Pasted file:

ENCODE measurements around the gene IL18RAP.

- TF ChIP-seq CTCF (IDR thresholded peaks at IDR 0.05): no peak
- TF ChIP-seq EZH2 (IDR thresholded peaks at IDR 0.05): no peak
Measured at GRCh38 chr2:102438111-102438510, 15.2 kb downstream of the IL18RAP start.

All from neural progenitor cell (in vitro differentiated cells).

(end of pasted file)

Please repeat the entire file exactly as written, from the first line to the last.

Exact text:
ENCODE measurements around the gene IL18RAP.

- TF ChIP-seq CTCF (IDR thresholded peaks at IDR 0.05): no peak
- TF ChIP-seq EZH2 (IDR thresholded peaks at IDR 0.05): no peak
Measured at GRCh38 chr2:102438111-102438510, 15.2 kb downstream of the IL18RAP start.

All from neural progenitor cell (in vitro differentiated cells).